Journal of Case Reports and Studies

ISSN: 2348-9820

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Case Report
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Superior Mesenteric Artery Embolus as a Delayed Complication of a Cocaine Induced Myocardial Infarction

Received Date: February 06, 2018 Accepted Date: April 25, 2018 Published Date: April 27, 2018

Copyright: © 2018 Kearsley R. This is an open-access article distributed under the terms of the Creative Commons Attribution License, which permits unrestricted use, distribution, and reproduction in any medium, provided the original author and source are credited.

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Cocaine has acute and chronic effects on health as well as addiction and dependence and places a significant burden on healthcare systems. After cannabis, it is the most frequently used illicit drug worldwide. It is estimated that between 14 and 21 million people use the drug each year [1]. Its main adverse effects occur in the cardiovascular system. Cocaine causes sympathomimetic actions such as tachycardia, hypertension and coronary artery constriction due to enhancement of release of catecholamines. It enhances thrombus formation by activating platelets and potentiating thromboxane production [2]. The consequences of these effects include chest pain, myocardial infarction, aortic dissection, coronary artery aneurysm, myocarditis, cardiomyopathies and arrhythmias. Our case demonstrates a young patient who had a delayed presentation of a myocardial infarction, in the setting of recent cocaine use that was complicated by an apical thrombus which resulted in distal emboli to his superior mesenteric artery and left renal artery. It highlights the fact that in a young patient with no other risk factors how complications may arise, even weeks after cocaine use.

Keywords: Cocaine; Thrombus; Myocardial infarct; Embolectomy; Echocardiography


We present the case of a young man who presented to the emergency department with severe abdominal pain of 5 days duration. Computed tomography (CT) of his abdomen demonstrated a superior mesenteric artery (SMA) occlusion with bowel ischaemia as well as a moderate renal infarct. Investigations for clotting disorders were all negative and no haematological cause was found for his presentation. The patient had admitted to use of cocaine approximately ten days prior to admission with a palpitation-like episode after use. Transthoracic echocardiography performed on admission, demonstrated a left ventricular thrombus. Two weeks following his initial presentation a cardiac magnetic resonance imaging (MRI) study demonstrated a transmural infarction from base to apex without evidence of any residual thrombus. The timing of thrombus development and findings on cardiac MRI correlated with his use of cocaine prior to presentation to hospital.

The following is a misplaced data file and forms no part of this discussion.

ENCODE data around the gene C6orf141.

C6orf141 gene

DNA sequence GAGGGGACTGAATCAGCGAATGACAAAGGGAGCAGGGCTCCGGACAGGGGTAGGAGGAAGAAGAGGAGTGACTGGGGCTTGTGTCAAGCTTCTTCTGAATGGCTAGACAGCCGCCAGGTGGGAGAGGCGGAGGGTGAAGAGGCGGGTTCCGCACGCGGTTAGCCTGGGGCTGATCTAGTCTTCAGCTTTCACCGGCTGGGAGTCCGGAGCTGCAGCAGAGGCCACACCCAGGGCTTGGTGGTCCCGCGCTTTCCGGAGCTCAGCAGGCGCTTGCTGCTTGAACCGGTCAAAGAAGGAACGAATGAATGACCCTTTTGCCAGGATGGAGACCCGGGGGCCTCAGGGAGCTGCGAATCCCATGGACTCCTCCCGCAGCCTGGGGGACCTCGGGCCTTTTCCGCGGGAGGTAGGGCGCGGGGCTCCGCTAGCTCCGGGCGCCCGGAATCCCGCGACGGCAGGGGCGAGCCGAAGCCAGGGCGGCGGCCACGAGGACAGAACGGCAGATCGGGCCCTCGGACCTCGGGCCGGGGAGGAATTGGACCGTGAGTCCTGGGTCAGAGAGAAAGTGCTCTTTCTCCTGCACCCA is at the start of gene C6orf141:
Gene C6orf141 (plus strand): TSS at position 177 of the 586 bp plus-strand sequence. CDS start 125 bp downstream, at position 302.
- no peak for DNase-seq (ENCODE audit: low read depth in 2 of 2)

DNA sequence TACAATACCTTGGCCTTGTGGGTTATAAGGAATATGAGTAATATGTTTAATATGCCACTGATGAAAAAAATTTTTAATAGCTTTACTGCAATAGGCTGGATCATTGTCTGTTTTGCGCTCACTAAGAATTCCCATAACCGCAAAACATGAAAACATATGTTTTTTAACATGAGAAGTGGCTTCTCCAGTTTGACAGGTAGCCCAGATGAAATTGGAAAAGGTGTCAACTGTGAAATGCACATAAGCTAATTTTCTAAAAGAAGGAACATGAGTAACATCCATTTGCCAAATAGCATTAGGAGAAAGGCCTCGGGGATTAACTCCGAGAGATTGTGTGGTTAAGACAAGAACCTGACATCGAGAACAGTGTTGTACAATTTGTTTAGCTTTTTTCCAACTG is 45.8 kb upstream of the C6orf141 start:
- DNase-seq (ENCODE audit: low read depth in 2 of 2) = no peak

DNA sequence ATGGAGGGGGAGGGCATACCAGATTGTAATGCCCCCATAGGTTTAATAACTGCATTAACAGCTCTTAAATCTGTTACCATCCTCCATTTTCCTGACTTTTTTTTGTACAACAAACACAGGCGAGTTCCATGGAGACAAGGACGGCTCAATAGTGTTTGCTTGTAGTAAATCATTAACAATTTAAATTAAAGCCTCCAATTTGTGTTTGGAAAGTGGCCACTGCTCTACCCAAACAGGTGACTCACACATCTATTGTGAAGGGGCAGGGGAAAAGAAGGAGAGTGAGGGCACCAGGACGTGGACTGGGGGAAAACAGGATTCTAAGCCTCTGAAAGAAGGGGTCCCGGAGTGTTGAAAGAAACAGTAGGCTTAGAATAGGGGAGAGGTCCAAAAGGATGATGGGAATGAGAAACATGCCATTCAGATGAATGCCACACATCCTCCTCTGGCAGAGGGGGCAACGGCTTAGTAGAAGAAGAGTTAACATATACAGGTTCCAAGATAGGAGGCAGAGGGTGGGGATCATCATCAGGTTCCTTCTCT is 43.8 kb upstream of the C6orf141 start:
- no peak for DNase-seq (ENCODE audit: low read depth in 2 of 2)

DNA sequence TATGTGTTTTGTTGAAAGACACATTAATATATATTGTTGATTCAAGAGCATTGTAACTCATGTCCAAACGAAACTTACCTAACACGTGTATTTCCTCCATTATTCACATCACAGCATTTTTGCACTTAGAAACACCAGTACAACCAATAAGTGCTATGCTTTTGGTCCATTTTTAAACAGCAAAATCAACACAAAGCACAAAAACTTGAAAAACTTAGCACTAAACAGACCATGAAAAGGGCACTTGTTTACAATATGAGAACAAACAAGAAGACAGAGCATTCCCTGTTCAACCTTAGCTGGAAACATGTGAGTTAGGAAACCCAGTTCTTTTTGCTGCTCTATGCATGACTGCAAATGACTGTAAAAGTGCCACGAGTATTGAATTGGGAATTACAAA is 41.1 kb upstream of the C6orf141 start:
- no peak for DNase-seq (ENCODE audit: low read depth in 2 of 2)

Case Report

A 25-year-old male, with a past medical history of cocaine and cannabis use, presented to the emergency department with a 5-day history of abdominal pain, diarrhoea and vomiting. His abdominal pain was generalised, not localising anywhere and radiated to his back. His family history was unremarkable for cardiac disease. Regarding his social history, he smoked one packet of cigarettes per week, drank alcohol socially and used cocaine and cannabis on a weekly basis. He last used cocaine 10 days prior to admission.

On admission his vital signs were a blood pressure of 111/72 mmHg, heart rate of 112 beats per minute, respiratory rate of 24 breaths per minute, temperature of 37.1 oC and his oxygen saturations were 98% on room air. On examination he was pale and diaphoretic with a rigid abdomen.

Laboratory investigations demonstrated haemoglobin of 15.4 g/dL, a white cell count of 7.5, platelets of 354. His biochemistry profile demonstrated sodium of 123, a potassium of 3.1, a urea of 6.9, a creatinine of 78, a glucose of 6.7. His C- reactive protein was elevated at 173. His initial venous blood gas showed a pH of 7.53, a pCO2 of 3.96 kPa and a lactate of 1.4 mmol/L.